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Deals planned to recover illegal assets from abroad

China Daily, December 29, 2014 Adjust font size:

China will strengthen financial intelligence exchanges with the United States and Australia to track corrupt Chinese officials' illegal assets and fight money laundering, a senior official from the Ministry of Justice said.

The People's Bank of China is in discussions with the US Financial Crimes Enforcement Network, a bureau under the US Treasury Department that monitors financial transactions to fight crime, said Zhang Xiaoming, deputy director-general of the ministry's legal assistance and foreign affairs department. Preparations are being made for a bilateral agreement to target assets that Chinese suspects hold overseas, Zhang said in an exclusive interview.

The central bank will also sign a similar agreement with the Australian Financial Intelligence Unit to monitor the suspicious flow of such assets, he said.

"After the agreements are made, China will share intelligence with the US and Australia, which will also offer information to their enforcement agencies to conduct further investigations," Zhang said.

"Once law enforcement officers in the US and Australia identify illegal funds, they will immediately initiate judicial procedures to freeze and confiscate those criminal proceeds in their countries."

More than half the known corrupt Chinese officials have transferred their illegal assets offshore and escaped to the US, Canada and Australia to avoid punishment, the Ministry of Public Security said.

Between 1990 and 2011, more than 18,000 corrupt officials fled overseas, transferring ill-gotten funds of up to 800 billion yuan ($128.5 billion), figures from the Chinese Academy of Social Sciences show.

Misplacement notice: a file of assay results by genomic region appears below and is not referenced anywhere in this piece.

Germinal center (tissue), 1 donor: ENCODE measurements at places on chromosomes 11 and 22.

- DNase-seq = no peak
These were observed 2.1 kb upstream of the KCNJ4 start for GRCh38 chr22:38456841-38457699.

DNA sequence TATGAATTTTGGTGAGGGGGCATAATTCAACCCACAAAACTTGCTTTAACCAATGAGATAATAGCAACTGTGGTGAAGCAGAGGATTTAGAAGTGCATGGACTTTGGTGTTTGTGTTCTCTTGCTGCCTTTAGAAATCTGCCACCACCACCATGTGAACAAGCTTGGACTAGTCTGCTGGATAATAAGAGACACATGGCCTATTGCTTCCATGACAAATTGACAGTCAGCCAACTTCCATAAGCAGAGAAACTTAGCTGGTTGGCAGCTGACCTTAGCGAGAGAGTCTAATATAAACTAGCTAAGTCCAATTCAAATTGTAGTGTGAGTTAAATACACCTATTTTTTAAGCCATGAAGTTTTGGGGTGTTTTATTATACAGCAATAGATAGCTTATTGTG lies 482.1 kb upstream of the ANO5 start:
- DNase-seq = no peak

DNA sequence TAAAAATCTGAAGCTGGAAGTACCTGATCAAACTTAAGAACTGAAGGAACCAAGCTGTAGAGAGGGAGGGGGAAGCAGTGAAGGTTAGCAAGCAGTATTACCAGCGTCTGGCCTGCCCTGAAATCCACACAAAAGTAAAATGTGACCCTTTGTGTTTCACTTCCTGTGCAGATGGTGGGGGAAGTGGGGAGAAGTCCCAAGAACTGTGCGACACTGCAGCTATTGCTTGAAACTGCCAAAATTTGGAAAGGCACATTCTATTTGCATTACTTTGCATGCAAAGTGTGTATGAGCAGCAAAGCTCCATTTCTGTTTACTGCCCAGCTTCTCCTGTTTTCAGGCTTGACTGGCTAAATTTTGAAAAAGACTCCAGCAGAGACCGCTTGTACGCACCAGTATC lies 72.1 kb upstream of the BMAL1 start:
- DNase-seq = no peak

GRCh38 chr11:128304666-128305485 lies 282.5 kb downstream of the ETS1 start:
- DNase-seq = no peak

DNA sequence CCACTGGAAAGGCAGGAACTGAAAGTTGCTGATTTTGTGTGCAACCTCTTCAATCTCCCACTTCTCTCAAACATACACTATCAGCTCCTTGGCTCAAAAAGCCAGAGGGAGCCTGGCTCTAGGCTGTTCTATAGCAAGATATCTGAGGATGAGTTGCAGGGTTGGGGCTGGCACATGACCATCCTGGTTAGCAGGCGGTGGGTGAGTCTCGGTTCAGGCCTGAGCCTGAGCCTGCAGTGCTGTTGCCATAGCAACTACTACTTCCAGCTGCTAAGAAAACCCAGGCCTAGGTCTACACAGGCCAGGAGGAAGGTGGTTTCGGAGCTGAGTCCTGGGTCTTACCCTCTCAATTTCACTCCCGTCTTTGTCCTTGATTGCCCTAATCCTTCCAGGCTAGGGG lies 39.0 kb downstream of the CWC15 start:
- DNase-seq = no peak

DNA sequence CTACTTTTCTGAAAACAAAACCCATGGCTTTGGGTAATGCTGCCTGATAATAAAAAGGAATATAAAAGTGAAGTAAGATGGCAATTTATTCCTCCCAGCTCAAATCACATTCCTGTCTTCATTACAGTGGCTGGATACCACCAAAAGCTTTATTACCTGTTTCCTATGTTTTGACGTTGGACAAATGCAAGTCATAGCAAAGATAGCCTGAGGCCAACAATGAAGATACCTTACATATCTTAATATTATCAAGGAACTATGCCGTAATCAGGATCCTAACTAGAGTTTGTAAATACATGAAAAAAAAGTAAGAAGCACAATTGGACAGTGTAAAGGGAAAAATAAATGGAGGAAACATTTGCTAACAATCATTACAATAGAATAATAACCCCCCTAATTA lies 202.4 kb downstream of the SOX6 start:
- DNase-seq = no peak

In July, the Ministry of Public Security launched a special "Fox Hunt 2014" crackdown on economic fugitives who had fled overseas.

As of Dec 4, Chinese police had brought back 428 fugitives for alleged economic crimes from 60 countries and regions, but had seized only part of the illegal funds they had transferred abroad.

"Due to legal obstacles and different legal procedures, we face practical challenges in seizing and bringing back more assets," said Liu Dong, deputy director of the ministry's economic crimes investigation department.

Zhang of the Ministry of Justice said that in many cases, authorities are unable to provide judicial agencies in the US or Australia with all the necessary legal documents, including asset restraining orders that must be issued by Chinese courts to request assistance to freeze and seize the illegal funds.

"Although the US Federal Bureau of Investigation or Australian police have traced the assets and collected enough evidence to identify them as ill-gotten gains, they are unable to take immediate measures to freeze and confiscate them due to the lack of asset restraining orders from the Chinese courts."

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